3.2.2. Prevalence and incidence of pain conditions
Estimates of prevalence or incidence of musculoskeletal conditions were most commonly studied (n = 9 studies), followed by headache disorders (n = 8), chronic pain (n = 2), and neuropathic pain (n = 2).
Prevalence of any pain condition in a community sample was 50%, 94% of which were chronic pain.3 Prevalence of low back pain ranged from 52% to 91%, and musculoskeletal pain ranged from 35% to 70%. In a large population level survey of 2100 individuals, 85% of the participants reported headache in the last year.20 Details are summarized in Table 2.
3.2.3. Outcome measurement studies
Nine studies focused on outcome measurement1,25,31–35,37,39 with 7 examining the psychometric properties of patient-reported measures in pain population.
3.2.4. Diagnostic imaging and investigation studies
Of 17 diagnostic studies identified, 3 used computed tomography scan in diagnosis of headache disorders10,22,43 and 3 used a magnetic resonance imaging for diagnosis of low back pain.13,24,44
3.2.5. Cost of pain treatment
One community survey on a sample of 882 participants in Eastern Nepal reported the cost of chronic pain treatment, with the participants reporting that they spent an average of 8.4% of their total income for chronic pain treatment.3
This systematic scoping review of research related to pain in Nepal identified 116 articles. Most studies evaluated the efficacy of biomedical interventions or studied pain prevalence. These findings indicate a predominance of the biomedical model of pain in Nepal. The review also identified some areas of research redundancy and critical knowledge gaps, which have both research and clinical implications for Nepal, and also perhaps for other similar developing countries.
4.1. Areas of research redundancy
Most published studies asked similar (and sometimes even the same) research question(s) in identifying optimal medical management of postoperative pain, effect of posture on spinal headache, or use of imaging for diagnosis of a nonspecific pain conditions. This suggests a potential problem of a waste of limited research resources. Also, the focus on imaging research represents a potential ethical problem, given that diagnostic imaging is rarely recommended for chronic pain management.
4.2. Knowledge gaps
The findings highlight several gaps in the topic areas of pain research in Nepal. First, no studies were identified that sought to estimate the incidence or prevalence of a number of important pain conditions, or pain in specific populations, including pediatric pain, cancer pain, and pain in ageing populations. Also, the studies that estimated the prevalence of pain conditions were usually limited to very specific regions of the country and had small samples. Large population-level studies to estimate prevalence and incidence of various pain conditions would provide better estimates of disease burden. Third, research studies to cross-culturally adapt patient-reported outcome measures were limited to adult populations and patients with chronic pain or musculoskeletal pain. Cross-cultural adaptation of patient-reported outcome measures in other pain populations is needed to advance research in these areas. Finally, there were very few studies that focused on biopsychosocial assessment and pain management.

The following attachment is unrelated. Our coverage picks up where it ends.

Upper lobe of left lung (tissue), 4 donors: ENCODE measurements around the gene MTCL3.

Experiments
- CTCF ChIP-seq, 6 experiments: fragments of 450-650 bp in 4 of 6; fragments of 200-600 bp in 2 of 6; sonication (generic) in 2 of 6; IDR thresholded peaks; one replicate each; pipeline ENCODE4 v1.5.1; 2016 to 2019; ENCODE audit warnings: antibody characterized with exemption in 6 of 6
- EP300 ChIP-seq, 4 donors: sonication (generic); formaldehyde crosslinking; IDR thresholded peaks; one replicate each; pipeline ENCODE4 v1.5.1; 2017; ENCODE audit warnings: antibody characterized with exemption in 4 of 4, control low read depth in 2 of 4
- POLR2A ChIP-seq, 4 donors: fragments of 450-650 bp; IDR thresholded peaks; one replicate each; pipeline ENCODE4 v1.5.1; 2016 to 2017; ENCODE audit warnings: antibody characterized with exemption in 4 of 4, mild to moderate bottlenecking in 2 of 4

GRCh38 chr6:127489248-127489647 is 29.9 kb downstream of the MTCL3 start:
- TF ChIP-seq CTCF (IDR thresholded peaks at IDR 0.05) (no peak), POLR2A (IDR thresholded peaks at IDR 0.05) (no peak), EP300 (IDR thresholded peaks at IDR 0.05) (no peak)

4.3. Recommendations for research
4.3.1. Limiting redundant research
Several approaches could be adapted to limit redundant research. First, researchers should perform comprehensive reviews of the literature before conducting any clinical trial. If meta-analyses of intervention studies have not been reported in the literature, this would be a more valuable contribution than a redundant additional trial. Second, associations and the national research authority (NHRC, Nepal Medical Council, and Nepalese Association for the Study of Pain in the context of Nepal) should consider encouraging researchers to prospectively register clinical trials. Along these lines, national journals should mandate clinical trial registration before data collection for an article to be considered for publication, consistent with the recommendations from International Committee of Medical Journal Editors.5